The Illinois Monarch Project is working to boost the monarch butterfly population, increase habitat – and prevent it from being listed as a federal threatened or endangered species, county Farm Bureau leaders heard last week.
“We, at the Department of Natural Resources (DNR), share your concerns. We mow, burn and build things on our property. Our preference, like you, is not to have the monarch listed,” said Ann Holtrop, the lead on the Illinois Wildlife Action Plan and head of DNR natural heritage.
Holtrop and Iris Caldwell, statewide coordinator of the Illinois Monarch Project and research engineer at the University of Illinois Chicago (UIC) Energy Research Center, spoke at Illinois Farm Bureau’s Governmental Affairs Leadership Conference, Springfield.
Caldwell noted IFB, Illinois Corn Growers Association, the Farm Service Agency (FSA) and Illinois Department of Agriculture are part of the Monarch Project team. Lyndsey Ramsey, IFB associate director of natural and environmental resources, and Jamie Diebal, Illinois FSA, serve as point of contact representatives for the ag sector.
Illinois is developing two monarch strategies. One will be part of a multistate flyway plan that will be submitted to U.S. Fish and Wildlife in June. The other will be an Illinois plan to guide conservation efforts and be in place should monarchs become a threatened or endangered species.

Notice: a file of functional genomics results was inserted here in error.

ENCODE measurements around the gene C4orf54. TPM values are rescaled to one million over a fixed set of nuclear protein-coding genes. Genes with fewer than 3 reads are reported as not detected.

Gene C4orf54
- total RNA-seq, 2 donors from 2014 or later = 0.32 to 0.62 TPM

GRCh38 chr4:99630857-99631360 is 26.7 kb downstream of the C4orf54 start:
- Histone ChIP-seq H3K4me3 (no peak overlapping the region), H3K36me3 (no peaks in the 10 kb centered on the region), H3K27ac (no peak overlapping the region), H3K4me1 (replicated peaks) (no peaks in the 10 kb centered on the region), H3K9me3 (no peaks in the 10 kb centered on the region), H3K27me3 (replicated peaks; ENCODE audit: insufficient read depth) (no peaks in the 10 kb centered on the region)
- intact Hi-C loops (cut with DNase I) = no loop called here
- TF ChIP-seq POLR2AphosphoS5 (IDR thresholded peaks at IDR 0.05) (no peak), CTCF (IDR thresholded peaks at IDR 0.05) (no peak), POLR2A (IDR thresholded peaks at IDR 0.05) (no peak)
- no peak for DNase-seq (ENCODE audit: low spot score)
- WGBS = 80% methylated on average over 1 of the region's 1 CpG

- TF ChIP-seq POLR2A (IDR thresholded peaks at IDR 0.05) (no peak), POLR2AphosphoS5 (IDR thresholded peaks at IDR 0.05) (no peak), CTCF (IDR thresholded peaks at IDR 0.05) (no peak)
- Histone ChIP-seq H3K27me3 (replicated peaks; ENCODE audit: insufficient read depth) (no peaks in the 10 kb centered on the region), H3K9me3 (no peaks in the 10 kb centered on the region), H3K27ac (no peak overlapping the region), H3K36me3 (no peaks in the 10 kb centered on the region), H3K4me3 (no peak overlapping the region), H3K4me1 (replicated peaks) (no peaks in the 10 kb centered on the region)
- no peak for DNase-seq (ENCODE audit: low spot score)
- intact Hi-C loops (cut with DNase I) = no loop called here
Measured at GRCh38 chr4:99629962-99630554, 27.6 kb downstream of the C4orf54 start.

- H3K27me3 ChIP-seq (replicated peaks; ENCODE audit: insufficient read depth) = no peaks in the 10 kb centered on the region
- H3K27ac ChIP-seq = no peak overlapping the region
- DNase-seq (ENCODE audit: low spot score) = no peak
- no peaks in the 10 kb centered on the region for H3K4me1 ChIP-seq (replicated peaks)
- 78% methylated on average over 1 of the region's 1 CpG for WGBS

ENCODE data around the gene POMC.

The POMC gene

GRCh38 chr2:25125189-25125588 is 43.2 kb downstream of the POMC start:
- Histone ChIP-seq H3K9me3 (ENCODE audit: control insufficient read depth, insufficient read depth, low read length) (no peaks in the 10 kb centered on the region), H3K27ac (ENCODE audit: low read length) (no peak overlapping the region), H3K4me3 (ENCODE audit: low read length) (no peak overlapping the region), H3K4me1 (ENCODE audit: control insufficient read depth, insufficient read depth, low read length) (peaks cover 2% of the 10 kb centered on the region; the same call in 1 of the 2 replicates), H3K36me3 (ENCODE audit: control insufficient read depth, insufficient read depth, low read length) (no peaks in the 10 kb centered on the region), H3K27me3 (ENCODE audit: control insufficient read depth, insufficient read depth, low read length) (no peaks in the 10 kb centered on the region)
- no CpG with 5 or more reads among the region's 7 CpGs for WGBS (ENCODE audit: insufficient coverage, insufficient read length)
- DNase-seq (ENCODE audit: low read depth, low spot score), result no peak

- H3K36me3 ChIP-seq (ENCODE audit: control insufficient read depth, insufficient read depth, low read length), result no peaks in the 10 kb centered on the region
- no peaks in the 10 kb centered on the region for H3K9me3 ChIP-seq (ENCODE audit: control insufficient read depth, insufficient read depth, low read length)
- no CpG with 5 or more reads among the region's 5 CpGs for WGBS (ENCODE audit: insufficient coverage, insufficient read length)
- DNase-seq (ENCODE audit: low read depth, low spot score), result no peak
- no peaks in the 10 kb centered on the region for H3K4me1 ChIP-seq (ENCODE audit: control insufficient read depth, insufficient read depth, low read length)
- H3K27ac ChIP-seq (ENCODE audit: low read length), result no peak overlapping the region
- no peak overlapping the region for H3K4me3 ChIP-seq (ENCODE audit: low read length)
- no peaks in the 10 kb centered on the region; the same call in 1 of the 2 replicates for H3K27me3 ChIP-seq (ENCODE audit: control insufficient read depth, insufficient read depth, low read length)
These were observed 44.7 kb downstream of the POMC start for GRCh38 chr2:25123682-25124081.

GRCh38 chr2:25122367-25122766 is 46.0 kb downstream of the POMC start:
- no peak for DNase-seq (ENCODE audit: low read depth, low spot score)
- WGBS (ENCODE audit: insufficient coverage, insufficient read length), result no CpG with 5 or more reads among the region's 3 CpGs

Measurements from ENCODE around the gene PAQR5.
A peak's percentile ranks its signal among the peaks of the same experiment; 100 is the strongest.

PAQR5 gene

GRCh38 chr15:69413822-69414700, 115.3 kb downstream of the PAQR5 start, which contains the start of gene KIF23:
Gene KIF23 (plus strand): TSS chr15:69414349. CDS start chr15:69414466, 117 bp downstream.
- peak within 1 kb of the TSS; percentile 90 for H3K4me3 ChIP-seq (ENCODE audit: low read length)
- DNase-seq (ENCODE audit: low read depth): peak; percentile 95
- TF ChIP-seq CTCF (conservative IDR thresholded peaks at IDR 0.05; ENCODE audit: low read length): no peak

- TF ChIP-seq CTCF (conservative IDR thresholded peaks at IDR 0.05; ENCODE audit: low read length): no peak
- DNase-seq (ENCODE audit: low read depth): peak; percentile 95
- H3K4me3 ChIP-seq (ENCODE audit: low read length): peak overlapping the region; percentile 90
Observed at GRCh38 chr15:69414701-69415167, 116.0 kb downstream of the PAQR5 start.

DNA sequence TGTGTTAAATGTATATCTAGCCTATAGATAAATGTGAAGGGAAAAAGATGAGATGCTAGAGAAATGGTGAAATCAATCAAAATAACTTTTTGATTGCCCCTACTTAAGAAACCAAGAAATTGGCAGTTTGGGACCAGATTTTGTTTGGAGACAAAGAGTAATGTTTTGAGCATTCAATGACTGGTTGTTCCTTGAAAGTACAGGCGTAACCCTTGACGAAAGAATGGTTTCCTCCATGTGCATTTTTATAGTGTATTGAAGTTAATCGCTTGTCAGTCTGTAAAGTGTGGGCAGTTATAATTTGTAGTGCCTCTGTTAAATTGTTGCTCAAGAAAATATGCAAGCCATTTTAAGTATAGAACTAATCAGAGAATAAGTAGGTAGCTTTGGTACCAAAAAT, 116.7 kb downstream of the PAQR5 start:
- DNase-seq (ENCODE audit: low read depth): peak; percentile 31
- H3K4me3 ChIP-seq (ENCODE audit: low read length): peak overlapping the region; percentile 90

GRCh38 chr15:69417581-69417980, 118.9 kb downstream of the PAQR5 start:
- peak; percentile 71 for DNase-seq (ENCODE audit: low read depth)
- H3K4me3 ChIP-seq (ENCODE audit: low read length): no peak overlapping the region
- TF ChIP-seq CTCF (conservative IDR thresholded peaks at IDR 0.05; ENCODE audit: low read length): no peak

The multistate plan, known as the Mid-Continental Monarch Conservation Strategy, released a preliminary estimate of adding 1.3 billion to 1.8 billion new milkweed stems or 29 million acres of milkweed in the multistate area by 2025, Holtrop reported. States are developing individual goals and specific plans to help achieve the regional milkweed goal, she said.
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Much of Illinois, except the southern tip which is part of a southern state group, represents 12 percent of the multistate area. Illinois “fudged” and estimated 150 million milkweed stems, or 12 percent of 1.3 billion, as a contribution toward the regional goal, Holtrop said.
“We may find out that (150 million stems) is not reasonable, and that is OK,” she continued. “In the next couple of years, we will formalize how we will work together.”
UIC is coordinating the Illinois-only strategy, known as the Illinois Monarch Project. “The goal is to work together to ensure monarchs migrate through Illinois,” Caldwell said.
An outreach campaign will build on existing efforts and “create an army of stewards across the state,” and research will ensure efforts are based on the best science, Caldwell said.
She acknowledged adding 150 million milkweed stems is a “big piece” of the strategy and will need to involve public and private lands. It is also “important we have mechanisms to track our progress” toward goals, Caldwell said.
The Illinois Monarch Project hopes to have its strategy drafted by March 2019 before Fish and Wildlife determines whether to list monarchs by June 30, 2019.